A few years after that, I met Jeremiah at an Association of Classical Christian Schools conference I was at with my husband in Texas. We all had a rather lengthy conversation with him and I too was struck by Jeremiah's strong faith and his goals for his life. He was the kind of man that any parent would be so proud to call their son.

Last Thursday, while Jeremiah was in the front of his class praying, a student stood up and shot him. The student then shot himself.

More sadness. More tragedy. I know the sun shines just as bright as it did before Lilly died, but it doesn't seem to. Life does not seem to have the same joy in it anymore. And being aware of so many other deaths and tragedies makes it duller. I want to be joyful for my family. I want my kids to have a happy mamma. And I think I'm doing a pretty good job of that as I do love them and enjoy them. But life on earth just seems a whole lot less interesting now. As we like to say in our house, "Come quickly Lord Jesus."

[Jesus speaking] "My Father’s house has many rooms; if that were not so, would I have told you that I am going there to prepare a place for you? And if I go and prepare a place for you, I will come back and take you to be with me that you also may be where I am." - John 14:2-3

Here are a couple links to news stories about Jeremiah. Here is an article published in World. This article was written by a student and published in The Kurdistan Tribune. Jeremiah's parents were interviewed in this article.

I commented to my husband that I would be afraid to be an American teacher at that school in Iraq now. But he believes that the schools (in Northern Iraq) are much safer than the typical public school in this country. What a world we live in. It honestly makes me feel better knowing that Lilly is safe in heaven and none of this evil will ever touch her.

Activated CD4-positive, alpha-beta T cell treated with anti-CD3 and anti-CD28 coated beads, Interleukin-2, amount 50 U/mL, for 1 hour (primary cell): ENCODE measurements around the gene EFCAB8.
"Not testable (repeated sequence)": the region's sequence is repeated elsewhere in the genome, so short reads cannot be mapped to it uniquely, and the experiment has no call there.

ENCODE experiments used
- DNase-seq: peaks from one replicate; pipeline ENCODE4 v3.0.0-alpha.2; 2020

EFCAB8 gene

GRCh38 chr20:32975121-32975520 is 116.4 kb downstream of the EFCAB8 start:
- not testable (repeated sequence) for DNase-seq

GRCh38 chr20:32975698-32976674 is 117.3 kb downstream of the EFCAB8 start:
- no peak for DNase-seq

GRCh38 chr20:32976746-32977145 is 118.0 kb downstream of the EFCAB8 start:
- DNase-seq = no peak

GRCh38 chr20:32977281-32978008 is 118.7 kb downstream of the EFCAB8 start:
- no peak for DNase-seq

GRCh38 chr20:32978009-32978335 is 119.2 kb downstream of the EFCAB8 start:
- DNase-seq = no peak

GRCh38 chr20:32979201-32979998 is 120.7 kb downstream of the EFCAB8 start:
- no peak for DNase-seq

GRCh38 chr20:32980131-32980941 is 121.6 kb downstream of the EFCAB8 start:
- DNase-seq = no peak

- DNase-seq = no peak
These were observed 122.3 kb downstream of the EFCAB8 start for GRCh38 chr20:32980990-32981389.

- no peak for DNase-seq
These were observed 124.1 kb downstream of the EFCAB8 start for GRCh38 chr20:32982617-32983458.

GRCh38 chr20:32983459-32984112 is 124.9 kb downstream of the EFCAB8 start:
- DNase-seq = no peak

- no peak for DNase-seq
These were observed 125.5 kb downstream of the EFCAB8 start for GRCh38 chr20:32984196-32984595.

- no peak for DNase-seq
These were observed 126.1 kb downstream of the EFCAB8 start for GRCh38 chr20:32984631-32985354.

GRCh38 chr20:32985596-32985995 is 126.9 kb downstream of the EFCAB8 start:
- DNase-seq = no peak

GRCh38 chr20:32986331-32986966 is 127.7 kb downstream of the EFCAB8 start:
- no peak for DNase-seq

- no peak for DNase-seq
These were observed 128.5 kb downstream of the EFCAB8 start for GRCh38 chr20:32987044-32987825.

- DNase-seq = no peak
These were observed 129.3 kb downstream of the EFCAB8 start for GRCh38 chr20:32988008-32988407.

Sunday, March 4, 2012

Lilly's memorial tree - March

Today is March 4. Lilly would have been 20 months old today if she were still on earth. We know she's having a wonderful day in heaven!

We honored Lilly by putting up decorations for March on her memorial tree. We went with a St. Patrick's day theme since we like that day and it is mine and my husband's wedding anniversary. We like Saint Patrick too! If you want read a really good book about him, that cuts through all the myths, try David Bercot's book Let Me Die in Ireland: The True Story of Patrick.

My daughter, aunt, and I made a lot of shamrock and green butterfly ornaments with cardstock. T.W. sent us two ornaments she made out of pink and green clips that she wound onto shamrock garland. And I also had a dozen plastic shamrock necklaces which I cut and hung like garland. Of course green things don't show up great on a green tree but it's OK.

We learned some very sad news when we arrived at church this morning. A young couple's 7 week old baby boy had died this morning. Completely unexpectedly. We do not know why yet. My heart hurts so bad for this couple. We know what it feels like. And yet they have what is maybe an additional pain. They now know what it is like to lose a child - unexpectedly - that they had no reason to think would die anytime soon.